Published Date Written by Tom EastmanFRYEBURG — Chris and Emily Strahler got married in 2008 because they knew they had a lot in common now they have even more in common as they share the success of growing the popularity for the sport of Ultimate at Fryeburg Academy and a recent state championship. Ultimate is a sport played with a flying disc and two teams that try to reach an end zone, similar to American football.
Chris Strahler, 28, a physics teacher at Fryeburg and wife Emily, 26, who works in the admissions office at Fryeburg, started the ultimate team at the academy in 2009. Until that time they had been playing pick-up games with students, but Mike Hagenow, a junior at the time, encouraged them to start a team.
The Strahlers invested themselves in creating a successful club team at Fryeburg Academy so young athletes could enjoy the sport they both played in their college years. The couple both played ultimate in high school and later Chris played the sport at the University of Michigan and Emily at Wellesley.
"When Mike and I talked about starting a school team I couldn't help but be excited," said Chris Strahler, head coach at Fryeburg. "Mike was so into it that Emily and I jumped right in. We needed to dust off our skills a bit, but it was certainly something we felt could grow at the school, we just never knew how big."
In an attempt to draw attention and interest for the sport at Fryeburg, the Strahlers, along with support from Hagenow, spread the word around campus about the sport but had limited success. The first season, the new club team at Fryeburg practiced every day during the spring, but couldn't find a team in the area to play against. With only 14 players and baseball, softball, lacrosse, and a wide range of other sports competing for the most talented athletes, the ultimate team at times barely had enough players to scrimmage against each other.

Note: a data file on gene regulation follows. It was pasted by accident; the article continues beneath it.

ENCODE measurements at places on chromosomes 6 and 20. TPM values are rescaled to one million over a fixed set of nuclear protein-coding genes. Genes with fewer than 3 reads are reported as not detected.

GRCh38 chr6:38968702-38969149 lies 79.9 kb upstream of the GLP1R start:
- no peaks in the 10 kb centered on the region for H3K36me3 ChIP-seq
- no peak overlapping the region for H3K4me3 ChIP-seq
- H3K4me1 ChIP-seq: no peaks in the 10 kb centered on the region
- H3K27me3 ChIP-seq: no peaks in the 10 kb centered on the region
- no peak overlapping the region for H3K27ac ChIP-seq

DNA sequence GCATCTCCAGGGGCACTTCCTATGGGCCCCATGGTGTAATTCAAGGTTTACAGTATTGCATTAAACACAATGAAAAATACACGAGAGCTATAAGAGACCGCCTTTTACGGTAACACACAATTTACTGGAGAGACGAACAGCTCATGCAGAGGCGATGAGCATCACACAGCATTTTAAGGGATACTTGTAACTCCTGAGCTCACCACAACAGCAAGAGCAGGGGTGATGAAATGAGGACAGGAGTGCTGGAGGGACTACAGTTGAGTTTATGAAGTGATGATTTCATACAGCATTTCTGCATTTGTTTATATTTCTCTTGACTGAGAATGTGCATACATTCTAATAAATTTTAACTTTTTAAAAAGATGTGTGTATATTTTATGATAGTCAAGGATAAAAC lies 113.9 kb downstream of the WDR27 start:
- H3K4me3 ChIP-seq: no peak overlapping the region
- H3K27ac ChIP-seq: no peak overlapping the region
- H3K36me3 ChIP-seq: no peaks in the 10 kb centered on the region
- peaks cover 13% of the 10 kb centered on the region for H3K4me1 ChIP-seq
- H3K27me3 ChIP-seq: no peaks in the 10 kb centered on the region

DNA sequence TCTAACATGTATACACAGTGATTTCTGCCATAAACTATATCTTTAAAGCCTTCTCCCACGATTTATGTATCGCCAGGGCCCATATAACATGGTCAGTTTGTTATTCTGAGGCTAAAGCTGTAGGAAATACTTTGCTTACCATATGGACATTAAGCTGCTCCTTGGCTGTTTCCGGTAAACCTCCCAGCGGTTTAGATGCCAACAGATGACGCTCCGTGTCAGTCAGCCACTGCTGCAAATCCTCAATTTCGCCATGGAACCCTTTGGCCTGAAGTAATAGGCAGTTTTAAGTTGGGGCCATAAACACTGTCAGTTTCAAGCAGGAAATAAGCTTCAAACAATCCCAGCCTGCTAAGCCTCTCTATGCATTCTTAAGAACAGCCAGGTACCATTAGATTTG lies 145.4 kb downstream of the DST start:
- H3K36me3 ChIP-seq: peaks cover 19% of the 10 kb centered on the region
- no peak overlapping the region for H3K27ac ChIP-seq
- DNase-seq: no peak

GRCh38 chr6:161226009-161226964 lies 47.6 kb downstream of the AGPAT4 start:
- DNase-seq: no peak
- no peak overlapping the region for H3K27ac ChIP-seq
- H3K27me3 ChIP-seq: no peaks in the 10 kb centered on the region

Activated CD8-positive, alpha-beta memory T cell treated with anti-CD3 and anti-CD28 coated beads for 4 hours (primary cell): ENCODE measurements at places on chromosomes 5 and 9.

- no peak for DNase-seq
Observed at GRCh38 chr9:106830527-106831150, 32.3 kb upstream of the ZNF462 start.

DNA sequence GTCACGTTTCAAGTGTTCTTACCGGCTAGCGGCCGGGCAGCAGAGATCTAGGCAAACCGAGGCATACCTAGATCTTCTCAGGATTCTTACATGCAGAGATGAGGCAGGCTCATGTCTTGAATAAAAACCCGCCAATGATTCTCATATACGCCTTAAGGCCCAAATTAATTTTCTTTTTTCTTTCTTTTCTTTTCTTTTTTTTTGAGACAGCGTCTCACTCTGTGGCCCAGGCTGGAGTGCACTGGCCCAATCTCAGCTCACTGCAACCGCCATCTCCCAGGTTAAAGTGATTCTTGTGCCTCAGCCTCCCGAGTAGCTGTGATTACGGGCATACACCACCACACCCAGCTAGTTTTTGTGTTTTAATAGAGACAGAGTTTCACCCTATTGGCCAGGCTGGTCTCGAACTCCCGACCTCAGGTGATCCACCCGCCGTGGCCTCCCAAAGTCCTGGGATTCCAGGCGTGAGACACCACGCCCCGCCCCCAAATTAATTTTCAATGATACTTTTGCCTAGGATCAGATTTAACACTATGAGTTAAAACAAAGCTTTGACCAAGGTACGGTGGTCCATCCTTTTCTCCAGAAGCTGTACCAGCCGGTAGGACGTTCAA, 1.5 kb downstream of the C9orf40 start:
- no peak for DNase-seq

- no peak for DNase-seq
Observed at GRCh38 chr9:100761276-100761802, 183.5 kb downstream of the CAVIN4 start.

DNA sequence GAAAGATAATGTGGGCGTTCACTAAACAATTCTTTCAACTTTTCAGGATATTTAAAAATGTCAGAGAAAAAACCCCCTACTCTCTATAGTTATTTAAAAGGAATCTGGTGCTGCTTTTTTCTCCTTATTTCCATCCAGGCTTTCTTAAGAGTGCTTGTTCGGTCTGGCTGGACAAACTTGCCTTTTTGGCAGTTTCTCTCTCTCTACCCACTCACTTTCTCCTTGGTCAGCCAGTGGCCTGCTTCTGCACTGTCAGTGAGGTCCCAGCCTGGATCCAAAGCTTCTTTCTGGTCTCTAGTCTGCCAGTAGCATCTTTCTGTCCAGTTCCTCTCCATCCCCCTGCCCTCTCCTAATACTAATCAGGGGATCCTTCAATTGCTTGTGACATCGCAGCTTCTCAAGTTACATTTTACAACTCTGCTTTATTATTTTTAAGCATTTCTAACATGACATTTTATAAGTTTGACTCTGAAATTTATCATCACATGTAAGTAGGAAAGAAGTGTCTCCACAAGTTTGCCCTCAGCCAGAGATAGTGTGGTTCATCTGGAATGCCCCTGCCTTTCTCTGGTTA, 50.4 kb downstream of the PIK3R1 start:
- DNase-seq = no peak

In 2009, the Sporting Goods Manufacturer's Association called ultimate the fastest growing team sport in America. The spike in popularity was felt the following year at Fryeburg.
During the 2010 season, Chris and Emily worked harder at promoting the sport around campus, educating students about the game and seeking more opportunities for competition. That spring, the two coaches lined up Fryeburg
Academy to participate in the St. Johnsbury Invitational in St. Johnsbury, Vt. The opportunity provided the team with a way to judge their talent level and to gain experience, despite a difficult 15-1 loss to the the hosts, St. Johnsbury. That same year, the Raiders traveled to South Portland and Falmouth to play teams in southern Maine and also competed in the state tournament where they finished sixth.
The spring of 2011 brought a surge in the growth of the ultimate team at Fryeburg. With interest growing among the study body due to the efforts of the Strahlers over the past two years, the team grew to 42 players, so many players that the team had two squads, an A team and a B team.
At the same time, the sport was growing rapidly across the state. Fryeburg became one of 16 teams to compete in the Maine High School Ultimate League (MEHUL), formed in 2009. Teams include students from Fryeburg, Cape Elizabeth, Falmouth, North Yarmouth Academy, Merriconeag Waldorf School, Cumberland, Freeport, Casco Bay, Islesboro, South Portland, Forest City, AR Gould, Scarborough, Belfast, Yarmouth, Windham and Camden Hills.